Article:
Rainbow mist rises above 13-11-foot waves at Horseshoe Reef in La Jolla. Photo by Chris Stone
Rainbow mist rises above thirteen to 11-foot waves at Horseshoe Reef in La Jolla. Photo by Chris Stone

Mostly dry and cool conditions will continue through Monday evening in San Diego County, with another in a series of Pacific storm systems bringing widespread rainfall, strong winds and high-elevation snow to the region late Monday night and Tuesday, the National Weather Service said.

A beach hazards statement was issued until 2 p.m. Sunday afternoon for San Diego County coastal areas, with breaking waves of 4 to 6 feet expected. Highest surf will be on west-facing beaches in southern San Diego County.

Strong rip currents and longshore currents could be hazardous to swimmers. Elevated surf plus morning high tides near 6 feet could produce minor tidal overflow of low-lying areas along beaches.

Most local temperatures Sunday were expected to be in the mid-60s, with overnight lows in the upper 40s. Highs in the mountains were predicted to be in the upper 50s with lows of 36 to 42, and highs in the deserts were forecast to be in the low 70s with overnight lows of 45 to 52.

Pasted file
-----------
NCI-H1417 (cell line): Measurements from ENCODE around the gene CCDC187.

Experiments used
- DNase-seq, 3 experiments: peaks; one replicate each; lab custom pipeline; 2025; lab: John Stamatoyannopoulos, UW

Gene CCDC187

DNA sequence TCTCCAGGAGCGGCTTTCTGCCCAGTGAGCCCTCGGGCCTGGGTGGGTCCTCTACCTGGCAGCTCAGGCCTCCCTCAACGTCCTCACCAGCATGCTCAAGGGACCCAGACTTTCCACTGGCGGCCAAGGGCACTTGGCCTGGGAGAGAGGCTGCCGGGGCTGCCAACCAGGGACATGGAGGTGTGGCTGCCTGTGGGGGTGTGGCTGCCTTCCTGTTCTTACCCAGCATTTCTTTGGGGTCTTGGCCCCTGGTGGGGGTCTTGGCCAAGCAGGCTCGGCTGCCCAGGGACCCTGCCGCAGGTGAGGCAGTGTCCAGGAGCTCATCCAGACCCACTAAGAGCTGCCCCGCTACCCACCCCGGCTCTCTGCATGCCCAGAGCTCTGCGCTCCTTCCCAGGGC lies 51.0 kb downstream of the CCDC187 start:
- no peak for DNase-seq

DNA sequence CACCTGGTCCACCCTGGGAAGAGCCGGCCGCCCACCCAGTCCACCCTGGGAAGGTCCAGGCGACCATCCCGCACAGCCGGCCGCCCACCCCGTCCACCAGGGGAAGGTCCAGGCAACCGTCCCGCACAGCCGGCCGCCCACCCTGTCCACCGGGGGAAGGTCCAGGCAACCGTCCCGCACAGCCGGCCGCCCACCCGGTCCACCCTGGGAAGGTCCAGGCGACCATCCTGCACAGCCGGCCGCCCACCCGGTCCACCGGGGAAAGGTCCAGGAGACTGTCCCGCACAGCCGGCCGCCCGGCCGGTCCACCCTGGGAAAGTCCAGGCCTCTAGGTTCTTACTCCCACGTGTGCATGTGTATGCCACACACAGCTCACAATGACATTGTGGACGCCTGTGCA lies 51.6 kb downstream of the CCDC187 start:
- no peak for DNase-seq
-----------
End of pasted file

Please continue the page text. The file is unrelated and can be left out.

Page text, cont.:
On Tuesday, an incoming storm could produce thunder and lightning at area beaches. Another break in the active weather could occur Wednesday through early Friday, with potential for another storm next weekend.

An approaching storm could bring hazardous boating conditions in the form of gusty winds and hazardous seas late Monday into Tuesday. Peak gusts of 25 to 30 knots were expected with waves 9 to 11 feet with a 12-14 second period. The storm could also produce isolated thunderstorms over the coastal waters on Tuesday.

City News Service contributed to this article.





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Ellen Bullock